Because nonpoint source pollution comes from many sources all across the landscape, it is extremely difficult to regulate. In most areas, there’s no single entity that we can point to and require by law to stop polluting because we don’t know who is specifically responsible for that pollution. And it’s more likely that lots of people and businesses are contributing pollutants. Because of this, reducing nonpoint source pollution requires voluntary action on behalf of all residents, businesses, conservation groups, and local governments within a watershed.

In the Flathead Watershed where I am, conservation groups and government agencies are already taking action. The Flathead Basin Commission, a non-regulatory legislatively-created organization, teamed up with the City of Kalispell to launch a project that’s focused on increasing our knowledge of stormwater in the watershed in order to understand what practices would most benefit local water quality.

This project involved citizen science events to map stormwater systems, like the one held last August in Polson, and creating a model to identify areas that are most likely contributing the most nonpoint source pollution to Flathead Lake. Additionally, the above organizations and the Flathead Conservation District partnered to create the Flathead Rain Garden Initiative, which empowers residents of Flathead County to take action to stop stormwater pollution by helping them to build rain gardens on their property.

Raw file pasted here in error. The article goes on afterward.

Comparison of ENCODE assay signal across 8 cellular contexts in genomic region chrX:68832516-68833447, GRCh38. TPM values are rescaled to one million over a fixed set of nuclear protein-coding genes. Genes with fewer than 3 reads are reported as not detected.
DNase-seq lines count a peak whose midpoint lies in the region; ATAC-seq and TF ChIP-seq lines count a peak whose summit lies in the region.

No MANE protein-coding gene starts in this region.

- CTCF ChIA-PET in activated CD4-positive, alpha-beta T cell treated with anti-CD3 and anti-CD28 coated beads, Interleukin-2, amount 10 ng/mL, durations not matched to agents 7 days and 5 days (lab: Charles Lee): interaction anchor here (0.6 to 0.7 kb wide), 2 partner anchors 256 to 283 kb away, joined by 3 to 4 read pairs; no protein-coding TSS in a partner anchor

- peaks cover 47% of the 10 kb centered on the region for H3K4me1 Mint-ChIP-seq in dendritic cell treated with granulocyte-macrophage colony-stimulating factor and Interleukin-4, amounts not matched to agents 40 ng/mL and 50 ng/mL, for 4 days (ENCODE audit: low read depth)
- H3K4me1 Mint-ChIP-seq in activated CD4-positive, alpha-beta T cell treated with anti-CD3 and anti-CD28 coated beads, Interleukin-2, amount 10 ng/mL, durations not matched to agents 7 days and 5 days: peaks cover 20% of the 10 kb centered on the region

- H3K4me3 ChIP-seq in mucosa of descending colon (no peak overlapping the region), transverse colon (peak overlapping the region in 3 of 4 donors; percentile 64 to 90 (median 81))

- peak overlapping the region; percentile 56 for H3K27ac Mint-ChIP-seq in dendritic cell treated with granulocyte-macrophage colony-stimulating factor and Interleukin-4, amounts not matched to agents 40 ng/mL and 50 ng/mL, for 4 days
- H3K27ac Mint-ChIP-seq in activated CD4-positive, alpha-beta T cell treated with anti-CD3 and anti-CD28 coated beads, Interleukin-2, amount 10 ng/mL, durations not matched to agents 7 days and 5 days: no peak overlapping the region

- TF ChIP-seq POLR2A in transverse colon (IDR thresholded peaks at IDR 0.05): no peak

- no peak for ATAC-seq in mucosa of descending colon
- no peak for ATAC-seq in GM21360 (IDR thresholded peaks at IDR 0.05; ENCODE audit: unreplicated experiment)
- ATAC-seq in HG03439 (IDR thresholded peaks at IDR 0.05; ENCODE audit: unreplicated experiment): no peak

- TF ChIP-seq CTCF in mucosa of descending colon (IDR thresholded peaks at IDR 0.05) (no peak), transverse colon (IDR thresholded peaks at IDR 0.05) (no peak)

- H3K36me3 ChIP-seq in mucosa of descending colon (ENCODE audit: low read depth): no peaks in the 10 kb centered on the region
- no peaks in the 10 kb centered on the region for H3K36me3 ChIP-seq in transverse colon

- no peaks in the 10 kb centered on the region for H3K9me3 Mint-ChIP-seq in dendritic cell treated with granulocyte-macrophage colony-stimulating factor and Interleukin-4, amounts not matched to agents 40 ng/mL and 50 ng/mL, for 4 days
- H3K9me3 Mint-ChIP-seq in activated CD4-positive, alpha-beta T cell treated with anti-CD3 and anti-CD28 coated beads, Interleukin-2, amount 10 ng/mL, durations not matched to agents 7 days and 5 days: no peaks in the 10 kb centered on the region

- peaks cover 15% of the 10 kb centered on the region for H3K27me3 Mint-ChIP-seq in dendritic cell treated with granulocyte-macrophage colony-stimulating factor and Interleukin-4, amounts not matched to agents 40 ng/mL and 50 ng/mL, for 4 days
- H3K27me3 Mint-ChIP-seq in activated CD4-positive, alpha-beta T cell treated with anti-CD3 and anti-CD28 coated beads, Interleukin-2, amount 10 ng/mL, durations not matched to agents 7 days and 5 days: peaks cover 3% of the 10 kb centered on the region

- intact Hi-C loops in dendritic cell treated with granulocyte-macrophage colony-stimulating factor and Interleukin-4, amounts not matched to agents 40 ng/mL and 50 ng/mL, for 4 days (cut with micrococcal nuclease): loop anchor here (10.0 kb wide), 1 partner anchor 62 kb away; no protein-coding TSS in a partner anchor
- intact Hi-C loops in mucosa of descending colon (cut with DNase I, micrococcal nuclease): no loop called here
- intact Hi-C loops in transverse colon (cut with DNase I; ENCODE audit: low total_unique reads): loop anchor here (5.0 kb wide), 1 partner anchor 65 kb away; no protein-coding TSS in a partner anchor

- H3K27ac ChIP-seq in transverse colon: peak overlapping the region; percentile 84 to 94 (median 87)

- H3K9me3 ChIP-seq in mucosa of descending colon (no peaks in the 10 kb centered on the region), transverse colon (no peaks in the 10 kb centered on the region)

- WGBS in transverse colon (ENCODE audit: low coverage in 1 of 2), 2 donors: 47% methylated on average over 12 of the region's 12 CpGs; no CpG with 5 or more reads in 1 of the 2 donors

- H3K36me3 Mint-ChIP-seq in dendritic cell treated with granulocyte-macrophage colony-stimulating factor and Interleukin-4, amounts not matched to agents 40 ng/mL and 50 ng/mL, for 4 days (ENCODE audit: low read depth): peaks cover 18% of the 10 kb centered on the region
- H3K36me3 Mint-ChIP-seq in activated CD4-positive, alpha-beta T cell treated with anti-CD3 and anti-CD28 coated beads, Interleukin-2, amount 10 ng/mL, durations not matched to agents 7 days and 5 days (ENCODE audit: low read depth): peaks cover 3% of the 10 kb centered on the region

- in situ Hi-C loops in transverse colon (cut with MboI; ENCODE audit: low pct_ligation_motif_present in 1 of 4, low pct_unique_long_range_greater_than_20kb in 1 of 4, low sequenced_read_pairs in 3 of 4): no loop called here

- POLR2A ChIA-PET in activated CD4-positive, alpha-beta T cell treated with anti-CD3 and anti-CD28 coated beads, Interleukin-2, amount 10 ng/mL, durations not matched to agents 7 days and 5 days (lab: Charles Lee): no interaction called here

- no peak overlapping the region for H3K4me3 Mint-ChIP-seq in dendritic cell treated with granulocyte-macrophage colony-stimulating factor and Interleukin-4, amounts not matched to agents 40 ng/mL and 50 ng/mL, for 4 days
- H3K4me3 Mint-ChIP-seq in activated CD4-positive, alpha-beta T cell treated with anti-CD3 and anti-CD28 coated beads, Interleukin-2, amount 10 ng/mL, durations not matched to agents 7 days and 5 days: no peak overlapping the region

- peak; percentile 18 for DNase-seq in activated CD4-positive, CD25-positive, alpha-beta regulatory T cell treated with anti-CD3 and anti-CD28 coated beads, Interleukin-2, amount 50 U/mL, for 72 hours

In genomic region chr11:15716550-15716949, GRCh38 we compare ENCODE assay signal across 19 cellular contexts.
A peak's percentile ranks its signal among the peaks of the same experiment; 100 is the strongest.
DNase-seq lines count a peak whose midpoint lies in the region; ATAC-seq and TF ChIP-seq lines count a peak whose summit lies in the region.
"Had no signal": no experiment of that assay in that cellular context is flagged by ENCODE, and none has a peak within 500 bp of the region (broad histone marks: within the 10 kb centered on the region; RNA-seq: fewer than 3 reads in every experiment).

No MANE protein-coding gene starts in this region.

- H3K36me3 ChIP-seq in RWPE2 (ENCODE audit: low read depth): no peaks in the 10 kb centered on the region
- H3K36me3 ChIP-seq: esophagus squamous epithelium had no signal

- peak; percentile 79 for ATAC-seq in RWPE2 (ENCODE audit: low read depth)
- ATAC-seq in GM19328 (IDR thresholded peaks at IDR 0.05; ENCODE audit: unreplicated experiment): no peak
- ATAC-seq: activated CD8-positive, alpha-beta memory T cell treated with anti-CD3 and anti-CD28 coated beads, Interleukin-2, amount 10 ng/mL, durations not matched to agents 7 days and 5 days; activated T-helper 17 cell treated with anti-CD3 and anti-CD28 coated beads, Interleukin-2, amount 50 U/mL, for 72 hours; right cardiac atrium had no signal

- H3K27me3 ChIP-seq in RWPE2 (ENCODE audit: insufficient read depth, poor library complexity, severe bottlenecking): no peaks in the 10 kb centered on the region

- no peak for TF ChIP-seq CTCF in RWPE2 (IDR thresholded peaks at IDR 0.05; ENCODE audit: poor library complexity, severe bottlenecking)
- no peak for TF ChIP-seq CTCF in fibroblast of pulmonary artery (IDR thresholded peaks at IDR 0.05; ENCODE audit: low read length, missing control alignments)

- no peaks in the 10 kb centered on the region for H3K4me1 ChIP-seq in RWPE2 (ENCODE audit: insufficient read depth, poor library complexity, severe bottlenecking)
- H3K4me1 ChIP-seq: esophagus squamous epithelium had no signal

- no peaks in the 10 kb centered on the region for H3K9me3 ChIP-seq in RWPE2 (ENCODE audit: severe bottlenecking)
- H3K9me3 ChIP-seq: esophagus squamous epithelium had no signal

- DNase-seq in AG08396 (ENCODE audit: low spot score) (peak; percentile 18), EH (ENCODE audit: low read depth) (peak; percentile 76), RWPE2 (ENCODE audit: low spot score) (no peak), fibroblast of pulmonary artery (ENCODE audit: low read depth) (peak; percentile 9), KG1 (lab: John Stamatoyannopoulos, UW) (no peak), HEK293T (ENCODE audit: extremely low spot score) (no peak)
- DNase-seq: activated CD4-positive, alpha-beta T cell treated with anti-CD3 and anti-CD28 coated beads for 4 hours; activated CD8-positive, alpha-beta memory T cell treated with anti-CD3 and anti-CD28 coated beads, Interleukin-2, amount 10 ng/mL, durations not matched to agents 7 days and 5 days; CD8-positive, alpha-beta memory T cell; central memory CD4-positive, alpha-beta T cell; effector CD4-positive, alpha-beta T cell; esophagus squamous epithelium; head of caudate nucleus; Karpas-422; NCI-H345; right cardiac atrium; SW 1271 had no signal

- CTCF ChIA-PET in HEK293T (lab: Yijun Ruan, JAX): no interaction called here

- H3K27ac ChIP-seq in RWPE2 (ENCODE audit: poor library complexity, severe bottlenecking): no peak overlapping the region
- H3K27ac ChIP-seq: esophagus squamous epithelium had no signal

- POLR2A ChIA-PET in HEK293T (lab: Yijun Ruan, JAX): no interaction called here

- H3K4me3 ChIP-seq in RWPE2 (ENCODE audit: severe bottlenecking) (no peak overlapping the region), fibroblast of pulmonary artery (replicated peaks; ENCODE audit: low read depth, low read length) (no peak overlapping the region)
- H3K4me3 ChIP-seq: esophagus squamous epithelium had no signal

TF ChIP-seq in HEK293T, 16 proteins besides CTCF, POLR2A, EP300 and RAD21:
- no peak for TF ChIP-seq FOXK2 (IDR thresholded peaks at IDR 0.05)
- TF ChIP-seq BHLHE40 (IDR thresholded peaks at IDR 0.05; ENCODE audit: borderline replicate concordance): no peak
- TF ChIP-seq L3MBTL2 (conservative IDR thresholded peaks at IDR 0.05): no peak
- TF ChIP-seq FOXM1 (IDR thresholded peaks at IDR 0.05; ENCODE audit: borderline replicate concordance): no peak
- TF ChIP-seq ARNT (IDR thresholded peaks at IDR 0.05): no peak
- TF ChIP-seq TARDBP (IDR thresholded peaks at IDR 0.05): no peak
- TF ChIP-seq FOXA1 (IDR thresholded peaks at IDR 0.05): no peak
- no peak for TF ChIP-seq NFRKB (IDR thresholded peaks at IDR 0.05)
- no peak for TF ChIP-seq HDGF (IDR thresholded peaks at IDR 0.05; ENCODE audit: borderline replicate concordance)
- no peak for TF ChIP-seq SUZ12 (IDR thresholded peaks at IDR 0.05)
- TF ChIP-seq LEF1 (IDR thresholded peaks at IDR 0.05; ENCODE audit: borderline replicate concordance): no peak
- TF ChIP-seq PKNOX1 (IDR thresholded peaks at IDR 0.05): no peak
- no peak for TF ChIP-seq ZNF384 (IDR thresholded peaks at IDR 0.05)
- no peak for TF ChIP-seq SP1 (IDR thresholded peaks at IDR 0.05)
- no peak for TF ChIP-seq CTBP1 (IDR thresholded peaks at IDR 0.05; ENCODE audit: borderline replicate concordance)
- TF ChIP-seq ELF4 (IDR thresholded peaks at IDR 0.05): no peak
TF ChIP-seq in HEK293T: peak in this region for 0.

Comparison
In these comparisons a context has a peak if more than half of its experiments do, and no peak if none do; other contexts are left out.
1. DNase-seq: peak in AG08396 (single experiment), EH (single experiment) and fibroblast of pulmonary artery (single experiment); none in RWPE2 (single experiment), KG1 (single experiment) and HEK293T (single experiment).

These are just a few examples of the work environmental groups are doing to address the issue of nonpoint source pollution, and while they are necessary, they’re not enough to fix the problem on their own. Reducing nonpoint source pollution requires all residents within a watershed to take action. Here are a few things you can do to help minimize nonpoint source pollution in your watershed:

  • Collect and compost (or throw away) your yard waste
  • Promptly clean up and properly dispose of pet waste
  • Wash your car at a commercial carwash rather than in your driveway
  • Repair leaky vehicles as soon as possible
  • Take proper precautions when doing maintenance on your car to avoid spills
  • Avoid over-salting sidewalks and driveways
  • Follow instructions to properly apply pesticides/herbicides or avoid them if possible
  • Build a rain garden
  • Install a rain barrel